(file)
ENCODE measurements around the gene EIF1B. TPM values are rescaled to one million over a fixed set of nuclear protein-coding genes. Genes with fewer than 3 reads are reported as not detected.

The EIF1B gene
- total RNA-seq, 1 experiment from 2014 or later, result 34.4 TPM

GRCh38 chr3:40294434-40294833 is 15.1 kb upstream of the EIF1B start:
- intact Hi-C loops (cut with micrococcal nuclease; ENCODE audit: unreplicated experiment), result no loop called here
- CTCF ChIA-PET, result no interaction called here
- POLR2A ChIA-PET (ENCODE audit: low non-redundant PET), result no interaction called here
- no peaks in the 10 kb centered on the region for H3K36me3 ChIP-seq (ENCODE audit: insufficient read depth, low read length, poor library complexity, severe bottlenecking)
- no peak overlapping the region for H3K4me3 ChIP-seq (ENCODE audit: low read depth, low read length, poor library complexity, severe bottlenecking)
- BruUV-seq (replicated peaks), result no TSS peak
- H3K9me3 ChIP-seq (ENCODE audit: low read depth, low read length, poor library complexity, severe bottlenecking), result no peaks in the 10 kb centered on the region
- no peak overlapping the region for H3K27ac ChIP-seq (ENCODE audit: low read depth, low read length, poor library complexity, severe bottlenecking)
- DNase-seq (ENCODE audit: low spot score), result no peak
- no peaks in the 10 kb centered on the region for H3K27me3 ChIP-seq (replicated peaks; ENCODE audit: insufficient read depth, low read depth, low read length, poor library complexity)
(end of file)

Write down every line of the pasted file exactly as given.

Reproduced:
ENCODE measurements around the gene EIF1B. TPM values are rescaled to one million over a fixed set of nuclear protein-coding genes. Genes with fewer than 3 reads are reported as not detected.

The EIF1B gene
- total RNA-seq, 1 experiment from 2014 or later, result 34.4 TPM

GRCh38 chr3:40294434-40294833 is 15.1 kb upstream of the EIF1B start:
- intact Hi-C loops (cut with micrococcal nuclease; ENCODE audit: unreplicated experiment), result no loop called here
- CTCF ChIA-PET, result no interaction called here
- POLR2A ChIA-PET (ENCODE audit: low non-redundant PET), result no interaction called here
- no peaks in the 10 kb centered on the region for H3K36me3 ChIP-seq (ENCODE audit: insufficient read depth, low read length, poor library complexity, severe bottlenecking)
- no peak overlapping the region for H3K4me3 ChIP-seq (ENCODE audit: low read depth, low read length, poor library complexity, severe bottlenecking)
- BruUV-seq (replicated peaks), result no TSS peak
- H3K9me3 ChIP-seq (ENCODE audit: low read depth, low read length, poor library complexity, severe bottlenecking), result no peaks in the 10 kb centered on the region
- no peak overlapping the region for H3K27ac ChIP-seq (ENCODE audit: low read depth, low read length, poor library complexity, severe bottlenecking)
- DNase-seq (ENCODE audit: low spot score), result no peak
- no peaks in the 10 kb centered on the region for H3K27me3 ChIP-seq (replicated peaks; ENCODE audit: insufficient read depth, low read depth, low read length, poor library complexity)